10. David Card, 2005. "Is the New Immigration Really so Bad?," Economic Journal, Royal Economic Society, vol. 115(507), pages 300-323, November.
    11. Shields, Michael A & Price, Stephen Wheatley, 2002. "Racial Harassment, Job Satisfaction and Intentions to Quit: Evidence from the British Nursing Profession," Economica, London School of Economics and Political Science, vol. 69(274), pages 295-226, May.
    12. Dustmann Christian & Preston Ian P, 2007. "Racial and Economic Factors in Attitudes to Immigration," The B.E. Journal of Economic Analysis & Policy, De Gruyter, vol. 7(1), pages 1-41, November.
    13. William Easterly & Ross Levine, 1997. "Africa's Growth Tragedy: Policies and Ethnic Divisions," The Quarterly Journal of Economics, Oxford University Press, vol. 112(4), pages 1203-1250.
    14. John E. Roemer & Karine Van der Straeten, 2006. "The Political Economy of Xenophobia and Distribution: The Case of Denmark," Scandinavian Journal of Economics, Wiley Blackwell, vol. 108(2), pages 251-277, July.
    15. David Card & Alexandre Mas & Jesse Rothstein, 2008. "Tipping and the Dynamics of Segregation," The Quarterly Journal of Economics, Oxford University Press, vol. 123(1), pages 177-218.
    16. Joseph G. Altonji & David Card, 1991. "The Effects of Immigration on the Labor Market Outcomes of Less-skilled Natives," NBER Chapters,in: Immigration, Trade, and the Labor Market, pages 201-234 National Bureau of Economic Research, Inc.
    17. Antecol, Heather & Cobb-Clark, Deborah A., 2008. "Identity and racial harassment," Journal of Economic Behavior & Organization, Elsevier, vol. 66(3-4), pages 529-557, June.
    18. Alberto Alesina & Eliana La Ferrara, 2003. "Ethnic Diversity and Economic Performance," Harvard Institute of Economic Research Working Papers 2028, Harvard - Institute of Economic Research.
    19. Christian Dustmann & Ian Preston, 2004. "Is Immigration Good or Bad for the Economy? Analysis of Attitudinal Responses," CReAM Discussion Paper Series 0406, Centre for Research and Analysis of Migration (CReAM), Department of Economics, University College London.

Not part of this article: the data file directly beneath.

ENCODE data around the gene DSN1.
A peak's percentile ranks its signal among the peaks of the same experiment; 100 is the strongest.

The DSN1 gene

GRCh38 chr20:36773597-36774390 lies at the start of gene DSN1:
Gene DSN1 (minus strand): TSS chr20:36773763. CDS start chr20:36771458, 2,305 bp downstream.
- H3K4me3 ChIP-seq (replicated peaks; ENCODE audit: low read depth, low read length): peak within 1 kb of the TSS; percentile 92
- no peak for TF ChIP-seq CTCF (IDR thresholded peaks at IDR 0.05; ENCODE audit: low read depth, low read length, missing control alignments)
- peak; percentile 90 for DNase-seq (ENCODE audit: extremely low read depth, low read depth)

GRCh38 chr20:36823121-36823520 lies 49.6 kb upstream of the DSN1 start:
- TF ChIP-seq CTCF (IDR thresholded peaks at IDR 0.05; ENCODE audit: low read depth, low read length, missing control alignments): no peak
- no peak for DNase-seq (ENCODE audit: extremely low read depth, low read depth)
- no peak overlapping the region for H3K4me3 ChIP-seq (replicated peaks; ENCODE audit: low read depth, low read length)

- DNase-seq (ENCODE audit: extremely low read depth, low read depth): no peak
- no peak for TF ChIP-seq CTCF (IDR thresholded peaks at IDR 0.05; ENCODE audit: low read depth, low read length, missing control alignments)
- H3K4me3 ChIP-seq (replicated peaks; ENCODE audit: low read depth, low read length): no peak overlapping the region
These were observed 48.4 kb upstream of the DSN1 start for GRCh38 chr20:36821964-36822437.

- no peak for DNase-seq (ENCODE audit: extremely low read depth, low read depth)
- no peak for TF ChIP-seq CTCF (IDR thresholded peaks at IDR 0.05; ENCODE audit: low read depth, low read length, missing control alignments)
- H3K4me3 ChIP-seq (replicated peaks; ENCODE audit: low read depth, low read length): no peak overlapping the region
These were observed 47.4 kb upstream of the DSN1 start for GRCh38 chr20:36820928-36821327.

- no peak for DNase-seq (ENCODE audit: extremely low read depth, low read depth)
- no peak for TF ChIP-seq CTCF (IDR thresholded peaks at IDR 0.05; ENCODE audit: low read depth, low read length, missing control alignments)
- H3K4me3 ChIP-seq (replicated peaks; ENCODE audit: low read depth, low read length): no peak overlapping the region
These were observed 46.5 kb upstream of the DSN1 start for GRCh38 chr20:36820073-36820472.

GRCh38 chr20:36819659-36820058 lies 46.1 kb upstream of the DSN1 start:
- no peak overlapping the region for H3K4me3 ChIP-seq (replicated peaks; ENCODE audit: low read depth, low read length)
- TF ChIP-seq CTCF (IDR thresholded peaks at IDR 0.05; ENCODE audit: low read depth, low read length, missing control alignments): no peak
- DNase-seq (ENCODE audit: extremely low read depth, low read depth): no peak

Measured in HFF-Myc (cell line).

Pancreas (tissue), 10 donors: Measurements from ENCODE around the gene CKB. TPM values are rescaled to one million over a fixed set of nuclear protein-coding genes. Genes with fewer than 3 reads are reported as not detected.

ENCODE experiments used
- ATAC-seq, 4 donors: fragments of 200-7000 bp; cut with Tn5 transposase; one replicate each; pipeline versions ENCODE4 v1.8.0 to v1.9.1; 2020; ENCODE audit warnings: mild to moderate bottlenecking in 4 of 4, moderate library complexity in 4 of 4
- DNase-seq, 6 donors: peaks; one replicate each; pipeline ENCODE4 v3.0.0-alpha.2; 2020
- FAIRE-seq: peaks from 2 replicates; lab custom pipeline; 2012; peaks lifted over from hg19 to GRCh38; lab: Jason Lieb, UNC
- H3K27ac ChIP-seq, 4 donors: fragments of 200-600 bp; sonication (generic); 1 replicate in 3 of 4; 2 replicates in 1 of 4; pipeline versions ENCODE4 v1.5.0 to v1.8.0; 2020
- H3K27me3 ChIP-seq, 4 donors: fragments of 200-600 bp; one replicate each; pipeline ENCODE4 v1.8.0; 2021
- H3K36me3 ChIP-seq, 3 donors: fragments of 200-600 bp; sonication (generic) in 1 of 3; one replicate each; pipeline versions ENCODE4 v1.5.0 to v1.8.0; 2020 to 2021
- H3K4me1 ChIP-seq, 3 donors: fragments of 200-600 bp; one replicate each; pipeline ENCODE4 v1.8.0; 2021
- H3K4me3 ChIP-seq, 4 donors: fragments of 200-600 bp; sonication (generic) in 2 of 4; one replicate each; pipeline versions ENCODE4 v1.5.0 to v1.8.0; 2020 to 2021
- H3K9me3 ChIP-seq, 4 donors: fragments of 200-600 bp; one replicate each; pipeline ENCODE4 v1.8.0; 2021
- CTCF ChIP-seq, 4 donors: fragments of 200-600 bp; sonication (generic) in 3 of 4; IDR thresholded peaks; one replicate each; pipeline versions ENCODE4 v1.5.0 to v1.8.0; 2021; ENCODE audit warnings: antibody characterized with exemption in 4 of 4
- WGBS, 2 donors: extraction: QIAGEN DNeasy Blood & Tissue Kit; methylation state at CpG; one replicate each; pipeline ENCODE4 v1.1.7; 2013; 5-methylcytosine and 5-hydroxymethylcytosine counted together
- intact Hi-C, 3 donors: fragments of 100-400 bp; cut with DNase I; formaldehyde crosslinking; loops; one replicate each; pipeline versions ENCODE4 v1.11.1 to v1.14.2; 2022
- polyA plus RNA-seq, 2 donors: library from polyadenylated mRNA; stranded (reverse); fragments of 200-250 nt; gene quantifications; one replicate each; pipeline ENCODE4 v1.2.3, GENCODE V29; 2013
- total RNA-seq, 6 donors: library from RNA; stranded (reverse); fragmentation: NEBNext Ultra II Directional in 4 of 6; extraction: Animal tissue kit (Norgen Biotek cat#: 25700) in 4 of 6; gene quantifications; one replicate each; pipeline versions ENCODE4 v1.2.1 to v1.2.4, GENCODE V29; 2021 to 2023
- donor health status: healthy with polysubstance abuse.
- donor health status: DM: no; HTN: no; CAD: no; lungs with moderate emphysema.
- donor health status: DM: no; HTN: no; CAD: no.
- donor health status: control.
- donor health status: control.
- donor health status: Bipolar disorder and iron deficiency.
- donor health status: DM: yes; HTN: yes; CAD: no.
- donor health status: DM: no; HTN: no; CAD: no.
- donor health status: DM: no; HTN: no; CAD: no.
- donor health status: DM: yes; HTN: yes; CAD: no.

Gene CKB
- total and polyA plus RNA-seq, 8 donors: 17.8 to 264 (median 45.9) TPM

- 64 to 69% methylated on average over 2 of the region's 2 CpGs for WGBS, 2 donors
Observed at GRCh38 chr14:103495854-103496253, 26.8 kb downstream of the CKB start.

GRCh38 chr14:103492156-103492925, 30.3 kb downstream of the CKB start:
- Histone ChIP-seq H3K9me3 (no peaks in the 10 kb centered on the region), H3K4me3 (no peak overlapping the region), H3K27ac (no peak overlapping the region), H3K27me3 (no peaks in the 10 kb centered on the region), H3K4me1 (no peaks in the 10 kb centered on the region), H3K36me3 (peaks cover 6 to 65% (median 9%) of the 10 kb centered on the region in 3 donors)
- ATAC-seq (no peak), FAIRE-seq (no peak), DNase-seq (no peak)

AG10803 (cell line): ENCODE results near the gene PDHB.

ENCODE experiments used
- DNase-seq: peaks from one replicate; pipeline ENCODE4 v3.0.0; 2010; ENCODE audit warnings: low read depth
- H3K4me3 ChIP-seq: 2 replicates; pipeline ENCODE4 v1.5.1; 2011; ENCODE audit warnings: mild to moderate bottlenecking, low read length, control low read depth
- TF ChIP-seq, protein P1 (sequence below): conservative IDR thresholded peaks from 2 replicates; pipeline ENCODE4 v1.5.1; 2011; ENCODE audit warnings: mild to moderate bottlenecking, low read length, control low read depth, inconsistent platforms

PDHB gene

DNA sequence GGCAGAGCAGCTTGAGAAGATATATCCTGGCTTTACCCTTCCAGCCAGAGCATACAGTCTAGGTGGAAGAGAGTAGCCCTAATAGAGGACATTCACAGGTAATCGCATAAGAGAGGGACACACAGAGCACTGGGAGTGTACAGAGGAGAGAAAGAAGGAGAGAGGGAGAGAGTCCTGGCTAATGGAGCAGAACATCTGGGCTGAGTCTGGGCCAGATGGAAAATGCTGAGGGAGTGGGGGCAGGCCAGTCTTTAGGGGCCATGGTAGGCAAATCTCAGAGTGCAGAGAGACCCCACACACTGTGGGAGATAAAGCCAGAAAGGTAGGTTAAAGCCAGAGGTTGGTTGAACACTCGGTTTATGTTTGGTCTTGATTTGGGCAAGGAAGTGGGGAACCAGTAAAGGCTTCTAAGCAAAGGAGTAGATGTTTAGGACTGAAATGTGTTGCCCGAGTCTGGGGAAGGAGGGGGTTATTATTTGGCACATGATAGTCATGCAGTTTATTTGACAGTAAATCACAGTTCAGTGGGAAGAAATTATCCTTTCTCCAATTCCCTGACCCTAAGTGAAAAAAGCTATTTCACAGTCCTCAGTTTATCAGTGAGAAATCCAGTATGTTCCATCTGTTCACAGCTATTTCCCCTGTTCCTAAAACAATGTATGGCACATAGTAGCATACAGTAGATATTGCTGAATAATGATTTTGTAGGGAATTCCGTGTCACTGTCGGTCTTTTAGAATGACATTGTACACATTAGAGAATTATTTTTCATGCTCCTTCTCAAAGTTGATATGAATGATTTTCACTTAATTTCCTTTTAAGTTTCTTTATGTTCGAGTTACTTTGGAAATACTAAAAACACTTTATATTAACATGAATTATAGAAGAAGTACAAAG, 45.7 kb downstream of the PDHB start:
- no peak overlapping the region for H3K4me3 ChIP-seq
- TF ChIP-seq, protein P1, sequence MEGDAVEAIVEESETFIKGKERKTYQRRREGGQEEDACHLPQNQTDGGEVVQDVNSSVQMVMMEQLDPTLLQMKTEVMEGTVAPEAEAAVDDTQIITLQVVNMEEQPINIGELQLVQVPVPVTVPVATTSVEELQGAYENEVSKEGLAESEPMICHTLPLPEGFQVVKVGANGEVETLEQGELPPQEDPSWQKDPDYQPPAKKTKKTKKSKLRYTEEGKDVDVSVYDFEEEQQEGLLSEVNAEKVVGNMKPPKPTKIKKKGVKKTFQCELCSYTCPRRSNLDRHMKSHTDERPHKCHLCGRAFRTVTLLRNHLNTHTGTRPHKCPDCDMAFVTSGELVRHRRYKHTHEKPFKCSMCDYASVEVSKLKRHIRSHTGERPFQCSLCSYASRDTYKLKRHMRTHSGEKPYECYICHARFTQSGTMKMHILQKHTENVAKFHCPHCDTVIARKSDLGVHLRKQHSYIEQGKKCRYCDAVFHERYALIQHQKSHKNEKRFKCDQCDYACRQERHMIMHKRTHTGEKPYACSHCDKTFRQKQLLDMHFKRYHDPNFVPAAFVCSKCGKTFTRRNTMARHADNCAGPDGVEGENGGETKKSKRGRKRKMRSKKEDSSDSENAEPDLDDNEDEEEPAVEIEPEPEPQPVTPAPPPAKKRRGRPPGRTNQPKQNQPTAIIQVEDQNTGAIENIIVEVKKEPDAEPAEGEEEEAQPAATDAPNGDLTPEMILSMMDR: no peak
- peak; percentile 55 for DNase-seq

20. Heather Antecol & Deborah Cobb-Clark, 2009. "Racial harassment, job satisfaction, and intentions to remain in the military," Journal of Population Economics, Springer;European Society for Population Economics, vol. 22(3), pages 713-738, July.
    21. Marianne Bertrand & Erzo F. P. Luttmer & Sendhil Mullainathan, 2000. "Network Effects and Welfare Cultures," The Quarterly Journal of Economics, Oxford University Press, vol. 115(3), pages 1019-1055.
    22. Edward L. Glaeser, 2005. "The Political Economy of Hatred," The Quarterly Journal of Economics, Oxford University Press, vol. 120(1), pages 45-86.
    23. Cameron, A. Colin & Trivedi, Pravin K., 1990. "Regression-based tests for overdispersion in the Poisson model," Journal of Econometrics, Elsevier, vol. 46(3), pages 347-364, December.
    24. Michael A. Shields & Stephen Wheatley Price, 2002. "The Determinants of Racial Harassment at the Workplace: Evidence from the British Nursing Profession," British Journal of Industrial Relations, London School of Economics, vol. 40(1), pages 1-21, March.
    25. Alan B. Krueger & Jörn-Steffen Pischke, 1997. "A Statistical Analysis of Crime against Foreigners in Unified Germany," Journal of Human Resources, University of Wisconsin Press, vol. 32(1), pages 182-209.
    26. Armin Falk & Andreas Kuhn & Josef Zweimüller, 2011. "Unemployment and Right‐wing Extremist Crime," Scandinavian Journal of Economics, Wiley Blackwell, vol. 113, pages 260-285, June.
    27. Anna Piil Damm, 2009. "Ethnic Enclaves and Immigrant Labor Market Outcomes: Quasi-Experimental Evidence," Journal of Labor Economics, University of Chicago Press, vol. 27(2), pages 281-314, April.